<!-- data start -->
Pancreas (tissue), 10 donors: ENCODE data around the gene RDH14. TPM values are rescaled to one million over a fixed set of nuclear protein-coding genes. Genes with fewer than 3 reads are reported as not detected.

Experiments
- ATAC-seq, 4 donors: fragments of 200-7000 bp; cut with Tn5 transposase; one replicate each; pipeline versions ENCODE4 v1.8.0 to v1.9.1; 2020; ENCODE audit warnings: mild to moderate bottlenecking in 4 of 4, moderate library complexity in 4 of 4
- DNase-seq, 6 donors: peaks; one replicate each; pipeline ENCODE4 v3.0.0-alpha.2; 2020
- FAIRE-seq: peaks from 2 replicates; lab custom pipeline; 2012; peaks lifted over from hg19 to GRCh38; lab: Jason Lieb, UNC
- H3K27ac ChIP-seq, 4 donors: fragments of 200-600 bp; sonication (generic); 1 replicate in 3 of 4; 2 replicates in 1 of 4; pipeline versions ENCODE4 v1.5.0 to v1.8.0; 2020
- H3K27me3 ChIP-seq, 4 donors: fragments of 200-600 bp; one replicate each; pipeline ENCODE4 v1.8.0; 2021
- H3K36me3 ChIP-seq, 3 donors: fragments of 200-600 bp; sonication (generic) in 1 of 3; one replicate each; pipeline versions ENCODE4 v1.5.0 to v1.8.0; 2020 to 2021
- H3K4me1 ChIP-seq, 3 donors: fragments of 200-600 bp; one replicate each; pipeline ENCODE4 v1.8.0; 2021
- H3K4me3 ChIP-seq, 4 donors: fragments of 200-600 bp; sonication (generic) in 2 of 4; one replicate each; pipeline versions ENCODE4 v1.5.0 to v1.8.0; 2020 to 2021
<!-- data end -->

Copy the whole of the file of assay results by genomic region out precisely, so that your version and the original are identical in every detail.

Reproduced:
Pancreas (tissue), 10 donors: ENCODE data around the gene RDH14. TPM values are rescaled to one million over a fixed set of nuclear protein-coding genes. Genes with fewer than 3 reads are reported as not detected.

Experiments
- ATAC-seq, 4 donors: fragments of 200-7000 bp; cut with Tn5 transposase; one replicate each; pipeline versions ENCODE4 v1.8.0 to v1.9.1; 2020; ENCODE audit warnings: mild to moderate bottlenecking in 4 of 4, moderate library complexity in 4 of 4
- DNase-seq, 6 donors: peaks; one replicate each; pipeline ENCODE4 v3.0.0-alpha.2; 2020
- FAIRE-seq: peaks from 2 replicates; lab custom pipeline; 2012; peaks lifted over from hg19 to GRCh38; lab: Jason Lieb, UNC
- H3K27ac ChIP-seq, 4 donors: fragments of 200-600 bp; sonication (generic); 1 replicate in 3 of 4; 2 replicates in 1 of 4; pipeline versions ENCODE4 v1.5.0 to v1.8.0; 2020
- H3K27me3 ChIP-seq, 4 donors: fragments of 200-600 bp; one replicate each; pipeline ENCODE4 v1.8.0; 2021
- H3K36me3 ChIP-seq, 3 donors: fragments of 200-600 bp; sonication (generic) in 1 of 3; one replicate each; pipeline versions ENCODE4 v1.5.0 to v1.8.0; 2020 to 2021
- H3K4me1 ChIP-seq, 3 donors: fragments of 200-600 bp; one replicate each; pipeline ENCODE4 v1.8.0; 2021
- H3K4me3 ChIP-seq, 4 donors: fragments of 200-600 bp; sonication (generic) in 2 of 4; one replicate each; pipeline versions ENCODE4 v1.5.0 to v1.8.0; 2020 to 2021